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Remittances, Financial Market Development, and Economic Growth: The Case of Latin America and the Caribbean

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  • B. Gabriela Mundaca

Abstract

Within a theoretical framework, the author analyzes the effects that both workers' remittances and financial intermediation have on economic growth. It is found, among other things, that remittances can have significant positive long-run effects on growth. The author confronts the implications of the theoretical model proposed with panel data for countries in Latin America and the Caribbean. After considering the effect of long-run investment and demographic variables, and controlling for fixed time and country effects, the empirical analysis indicates that financial intermediation tends to increase the responsiveness of growth to remittances. The overall conclusion is that making financial services more generally available should lead to even better use of remittances, thus boosting growth in these countries. Copyright � 2009 The Author. Journal compilation � 2009 Blackwell Publishing Ltd.

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Bibliographic Info

Article provided by Wiley Blackwell in its journal Review of Development Economics.

Volume (Year): 13 (2009)
Issue (Month): 2 (05)
Pages: 288-303

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Handle: RePEc:bla:rdevec:v:13:y:2009:i:2:p:288-303

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Cited by:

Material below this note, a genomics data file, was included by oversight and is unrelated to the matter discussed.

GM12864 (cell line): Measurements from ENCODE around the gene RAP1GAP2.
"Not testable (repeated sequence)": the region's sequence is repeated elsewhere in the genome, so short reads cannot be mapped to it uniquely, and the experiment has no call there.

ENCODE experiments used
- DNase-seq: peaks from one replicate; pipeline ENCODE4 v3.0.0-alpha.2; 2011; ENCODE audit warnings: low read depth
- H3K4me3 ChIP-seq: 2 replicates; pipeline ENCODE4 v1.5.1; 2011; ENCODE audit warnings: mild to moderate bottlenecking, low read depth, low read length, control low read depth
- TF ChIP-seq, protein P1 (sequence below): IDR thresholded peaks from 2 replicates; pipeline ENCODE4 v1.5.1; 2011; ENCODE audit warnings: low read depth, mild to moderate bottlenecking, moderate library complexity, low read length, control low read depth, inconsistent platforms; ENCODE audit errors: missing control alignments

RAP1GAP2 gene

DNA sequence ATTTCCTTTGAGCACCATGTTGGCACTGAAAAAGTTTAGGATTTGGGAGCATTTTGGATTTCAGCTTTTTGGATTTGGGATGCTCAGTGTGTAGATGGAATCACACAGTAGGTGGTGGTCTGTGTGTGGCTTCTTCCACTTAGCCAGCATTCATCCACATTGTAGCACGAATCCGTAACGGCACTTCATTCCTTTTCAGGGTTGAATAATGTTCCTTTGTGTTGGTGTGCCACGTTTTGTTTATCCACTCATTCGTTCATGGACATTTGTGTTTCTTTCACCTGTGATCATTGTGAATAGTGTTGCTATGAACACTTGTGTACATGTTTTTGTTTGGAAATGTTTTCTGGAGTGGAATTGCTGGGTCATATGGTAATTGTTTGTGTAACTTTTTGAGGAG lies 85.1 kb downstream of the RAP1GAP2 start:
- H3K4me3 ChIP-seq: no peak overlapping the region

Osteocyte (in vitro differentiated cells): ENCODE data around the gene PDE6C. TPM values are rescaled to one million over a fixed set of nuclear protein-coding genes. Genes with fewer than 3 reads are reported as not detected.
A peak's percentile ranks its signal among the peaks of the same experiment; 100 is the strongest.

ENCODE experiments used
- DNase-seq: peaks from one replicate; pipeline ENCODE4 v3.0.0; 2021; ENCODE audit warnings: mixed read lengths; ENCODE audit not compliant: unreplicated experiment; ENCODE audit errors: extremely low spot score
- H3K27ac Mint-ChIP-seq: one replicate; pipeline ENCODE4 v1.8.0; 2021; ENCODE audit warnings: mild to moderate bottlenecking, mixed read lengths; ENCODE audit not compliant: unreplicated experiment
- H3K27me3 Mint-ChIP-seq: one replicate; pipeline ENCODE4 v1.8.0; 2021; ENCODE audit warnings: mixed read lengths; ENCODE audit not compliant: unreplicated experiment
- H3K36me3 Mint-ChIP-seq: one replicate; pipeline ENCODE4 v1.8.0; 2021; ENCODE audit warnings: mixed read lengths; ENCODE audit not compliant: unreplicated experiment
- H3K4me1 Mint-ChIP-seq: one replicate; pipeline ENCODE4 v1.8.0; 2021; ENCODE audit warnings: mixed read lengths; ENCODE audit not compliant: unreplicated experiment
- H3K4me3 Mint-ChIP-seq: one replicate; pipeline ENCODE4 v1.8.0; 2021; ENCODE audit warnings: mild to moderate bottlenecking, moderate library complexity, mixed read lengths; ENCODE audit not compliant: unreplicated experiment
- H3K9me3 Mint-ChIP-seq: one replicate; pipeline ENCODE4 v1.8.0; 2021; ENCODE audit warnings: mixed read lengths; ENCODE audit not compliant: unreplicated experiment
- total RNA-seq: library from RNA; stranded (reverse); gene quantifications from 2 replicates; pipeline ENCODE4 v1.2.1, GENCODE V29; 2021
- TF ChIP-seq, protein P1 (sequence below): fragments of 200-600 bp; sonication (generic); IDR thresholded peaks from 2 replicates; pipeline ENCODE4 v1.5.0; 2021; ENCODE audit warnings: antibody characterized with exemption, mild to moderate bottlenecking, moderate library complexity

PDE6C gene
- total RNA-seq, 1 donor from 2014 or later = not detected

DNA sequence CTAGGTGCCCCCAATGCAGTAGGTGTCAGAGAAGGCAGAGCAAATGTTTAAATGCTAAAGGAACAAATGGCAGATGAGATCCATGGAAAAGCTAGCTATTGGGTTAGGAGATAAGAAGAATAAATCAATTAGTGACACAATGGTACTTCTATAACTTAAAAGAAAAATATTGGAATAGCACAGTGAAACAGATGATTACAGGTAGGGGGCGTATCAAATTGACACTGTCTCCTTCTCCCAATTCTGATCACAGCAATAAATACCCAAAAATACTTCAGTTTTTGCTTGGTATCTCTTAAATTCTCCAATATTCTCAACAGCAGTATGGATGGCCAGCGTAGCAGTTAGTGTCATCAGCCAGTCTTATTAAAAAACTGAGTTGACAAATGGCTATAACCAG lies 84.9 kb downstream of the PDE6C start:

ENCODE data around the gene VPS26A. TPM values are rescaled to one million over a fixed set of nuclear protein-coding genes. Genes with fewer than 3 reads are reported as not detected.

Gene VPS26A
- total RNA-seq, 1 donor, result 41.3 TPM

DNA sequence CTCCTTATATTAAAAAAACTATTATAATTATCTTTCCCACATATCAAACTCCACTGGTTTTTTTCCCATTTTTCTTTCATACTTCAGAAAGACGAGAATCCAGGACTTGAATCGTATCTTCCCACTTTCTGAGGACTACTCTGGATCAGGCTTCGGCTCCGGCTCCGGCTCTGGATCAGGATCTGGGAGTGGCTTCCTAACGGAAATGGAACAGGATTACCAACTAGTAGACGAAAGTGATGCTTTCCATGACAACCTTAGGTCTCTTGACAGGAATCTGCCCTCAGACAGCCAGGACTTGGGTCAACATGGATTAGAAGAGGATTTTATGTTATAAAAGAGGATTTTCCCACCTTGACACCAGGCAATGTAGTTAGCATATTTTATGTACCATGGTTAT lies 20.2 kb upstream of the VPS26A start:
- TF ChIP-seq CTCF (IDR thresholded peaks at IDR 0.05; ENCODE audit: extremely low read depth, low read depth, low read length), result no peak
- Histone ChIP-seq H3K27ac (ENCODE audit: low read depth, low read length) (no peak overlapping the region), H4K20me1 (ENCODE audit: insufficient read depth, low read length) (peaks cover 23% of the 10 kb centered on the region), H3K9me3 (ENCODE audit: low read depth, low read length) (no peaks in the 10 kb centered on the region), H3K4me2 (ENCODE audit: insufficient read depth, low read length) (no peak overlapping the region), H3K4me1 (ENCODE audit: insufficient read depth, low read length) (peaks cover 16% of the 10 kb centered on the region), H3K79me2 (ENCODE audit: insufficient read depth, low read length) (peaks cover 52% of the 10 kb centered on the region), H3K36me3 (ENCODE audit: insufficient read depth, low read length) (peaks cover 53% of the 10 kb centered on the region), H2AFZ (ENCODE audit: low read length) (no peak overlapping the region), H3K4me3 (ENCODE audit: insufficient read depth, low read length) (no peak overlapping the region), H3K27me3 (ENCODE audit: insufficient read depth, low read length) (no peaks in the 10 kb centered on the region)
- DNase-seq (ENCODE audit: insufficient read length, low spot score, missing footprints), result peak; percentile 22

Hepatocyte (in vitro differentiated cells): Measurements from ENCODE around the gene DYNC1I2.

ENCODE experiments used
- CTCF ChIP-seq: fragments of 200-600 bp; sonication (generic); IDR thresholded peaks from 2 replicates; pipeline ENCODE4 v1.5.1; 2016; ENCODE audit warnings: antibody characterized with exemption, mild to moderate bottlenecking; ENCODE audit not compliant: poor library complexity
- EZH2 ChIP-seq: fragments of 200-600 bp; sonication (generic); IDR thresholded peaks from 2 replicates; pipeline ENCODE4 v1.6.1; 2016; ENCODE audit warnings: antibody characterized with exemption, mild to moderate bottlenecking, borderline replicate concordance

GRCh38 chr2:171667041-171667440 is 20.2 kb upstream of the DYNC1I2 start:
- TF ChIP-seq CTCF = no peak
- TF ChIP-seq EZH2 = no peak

1. Michel Beine & Elisabetta Lodigiani & Robert Vermeulen, 2010. "Remittances and Financial Openness," CESifo Working Paper Series 3090, CESifo Group Munich.
  2. Aggarwal, Reena & Demirgüç-Kunt, Asli & Pería, Maria Soledad Martínez, 2011. "Do remittances promote financial development?," Journal of Development Economics, Elsevier, vol. 96(2), pages 255-264, November.
  3. Bang, James T. & Mitra, Aniruddha & Wunnava, Phanindra V., 2013. "Financial Liberalization and Remittances: Recent Longitudinal Evidence," IZA Discussion Papers 7497, Institute for the Study of Labor (IZA).
  4. Anzoategui, Diego & Demirgüç-Kunt, Asli & Martínez Pería, María Soledad, 2014. "Remittances and Financial Inclusion: Evidence from El Salvador," World Development, Elsevier, vol. 54(C), pages 338-349.
  5. Yasser Abdih & Ralph Chami & Christian Ebeke & Adolfo Barajas, 2012. "Remittances Channel and Fiscal Impact in the Middle East, North Africa, and Central Asia," IMF Working Papers 12/104, International Monetary Fund.
  6. Faruk Balli & Faisal Rana, 2014. "Determinants of risk sharing through remittances: cross-country evidence," CAMA Working Papers 2014-12, Centre for Applied Macroeconomic Analysis, Crawford School of Public Policy, The Australian National University.
  7. Bettin, Giulia & Paçacı Elitok, Seçil & Straubhaar, Thomas, 2012. "Causes and consequences of the downturn in financial remittances to Turkey: A descriptive approach," Edition HWWI: Chapters, in: Turkey, migration and the EU, pages 133-166 Hamburg Institute of International Economics (HWWI).
  8. Bjuggren, Per-Olof & Dzansi, James & Shukur, Ghazi, 2010. "Remittances and Investment," Working Paper Series in Economics and Institutions of Innovation 216, Royal Institute of Technology, CESIS - Centre of Excellence for Science and Innovation Studies.
  9. Kumar, Ronald Ravinesh, 2013. "Remittances and economic growth: A study of Guyana," Economic Systems, Elsevier, vol. 37(3), pages 462-472.
  10. Ziesemer, Thomas H.W., 2012. "Worker remittances, migration, accumulation and growth in poor developing countries: Survey and analysis of direct and indirect effects," Economic Modelling, Elsevier, vol. 29(2), pages 103-118.
  11. Kalaj, Ermira Hoxha, 2010. "Are Remittances Spent in a Healthy Way? Evidence from Albania," MPRA Paper 49172, University Library of Munich, Germany.

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